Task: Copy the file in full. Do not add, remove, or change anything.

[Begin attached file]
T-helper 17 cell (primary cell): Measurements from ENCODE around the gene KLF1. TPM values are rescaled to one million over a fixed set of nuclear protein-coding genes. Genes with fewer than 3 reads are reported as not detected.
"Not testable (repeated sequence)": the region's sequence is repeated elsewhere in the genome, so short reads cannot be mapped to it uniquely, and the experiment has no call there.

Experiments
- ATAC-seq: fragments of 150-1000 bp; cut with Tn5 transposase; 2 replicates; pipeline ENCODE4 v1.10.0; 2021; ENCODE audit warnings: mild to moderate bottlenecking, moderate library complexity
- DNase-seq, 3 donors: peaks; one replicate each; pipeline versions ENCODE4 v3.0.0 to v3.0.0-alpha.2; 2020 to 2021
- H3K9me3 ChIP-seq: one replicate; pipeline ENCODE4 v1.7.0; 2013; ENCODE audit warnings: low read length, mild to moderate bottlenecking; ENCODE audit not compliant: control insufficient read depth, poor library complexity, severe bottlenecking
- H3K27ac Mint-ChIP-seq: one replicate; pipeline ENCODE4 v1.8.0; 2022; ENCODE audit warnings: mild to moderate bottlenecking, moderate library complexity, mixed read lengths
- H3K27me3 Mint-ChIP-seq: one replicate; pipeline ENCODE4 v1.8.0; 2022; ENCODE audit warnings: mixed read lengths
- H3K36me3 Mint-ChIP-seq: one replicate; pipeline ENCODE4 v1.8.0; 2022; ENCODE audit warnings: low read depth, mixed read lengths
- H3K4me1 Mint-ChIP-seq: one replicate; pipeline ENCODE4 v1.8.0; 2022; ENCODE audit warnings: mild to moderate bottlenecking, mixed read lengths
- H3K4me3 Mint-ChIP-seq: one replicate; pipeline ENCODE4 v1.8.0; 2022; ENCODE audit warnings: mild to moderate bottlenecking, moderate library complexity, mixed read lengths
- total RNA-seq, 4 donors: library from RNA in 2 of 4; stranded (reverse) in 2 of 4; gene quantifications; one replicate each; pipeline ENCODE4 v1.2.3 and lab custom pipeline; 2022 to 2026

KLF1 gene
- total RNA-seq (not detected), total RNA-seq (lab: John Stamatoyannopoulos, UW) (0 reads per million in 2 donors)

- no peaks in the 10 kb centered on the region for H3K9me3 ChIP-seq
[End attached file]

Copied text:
T-helper 17 cell (primary cell): Measurements from ENCODE around the gene KLF1. TPM values are rescaled to one million over a fixed set of nuclear protein-coding genes. Genes with fewer than 3 reads are reported as not detected.
"Not testable (repeated sequence)": the region's sequence is repeated elsewhere in the genome, so short reads cannot be mapped to it uniquely, and the experiment has no call there.

Experiments
- ATAC-seq: fragments of 150-1000 bp; cut with Tn5 transposase; 2 replicates; pipeline ENCODE4 v1.10.0; 2021; ENCODE audit warnings: mild to moderate bottlenecking, moderate library complexity
- DNase-seq, 3 donors: peaks; one replicate each; pipeline versions ENCODE4 v3.0.0 to v3.0.0-alpha.2; 2020 to 2021
- H3K9me3 ChIP-seq: one replicate; pipeline ENCODE4 v1.7.0; 2013; ENCODE audit warnings: low read length, mild to moderate bottlenecking; ENCODE audit not compliant: control insufficient read depth, poor library complexity, severe bottlenecking
- H3K27ac Mint-ChIP-seq: one replicate; pipeline ENCODE4 v1.8.0; 2022; ENCODE audit warnings: mild to moderate bottlenecking, moderate library complexity, mixed read lengths
- H3K27me3 Mint-ChIP-seq: one replicate; pipeline ENCODE4 v1.8.0; 2022; ENCODE audit warnings: mixed read lengths
- H3K36me3 Mint-ChIP-seq: one replicate; pipeline ENCODE4 v1.8.0; 2022; ENCODE audit warnings: low read depth, mixed read lengths
- H3K4me1 Mint-ChIP-seq: one replicate; pipeline ENCODE4 v1.8.0; 2022; ENCODE audit warnings: mild to moderate bottlenecking, mixed read lengths
- H3K4me3 Mint-ChIP-seq: one replicate; pipeline ENCODE4 v1.8.0; 2022; ENCODE audit warnings: mild to moderate bottlenecking, moderate library complexity, mixed read lengths
- total RNA-seq, 4 donors: library from RNA in 2 of 4; stranded (reverse) in 2 of 4; gene quantifications; one replicate each; pipeline ENCODE4 v1.2.3 and lab custom pipeline; 2022 to 2026

KLF1 gene
- total RNA-seq (not detected), total RNA-seq (lab: John Stamatoyannopoulos, UW) (0 reads per million in 2 donors)

- no peaks in the 10 kb centered on the region for H3K9me3 ChIP-seq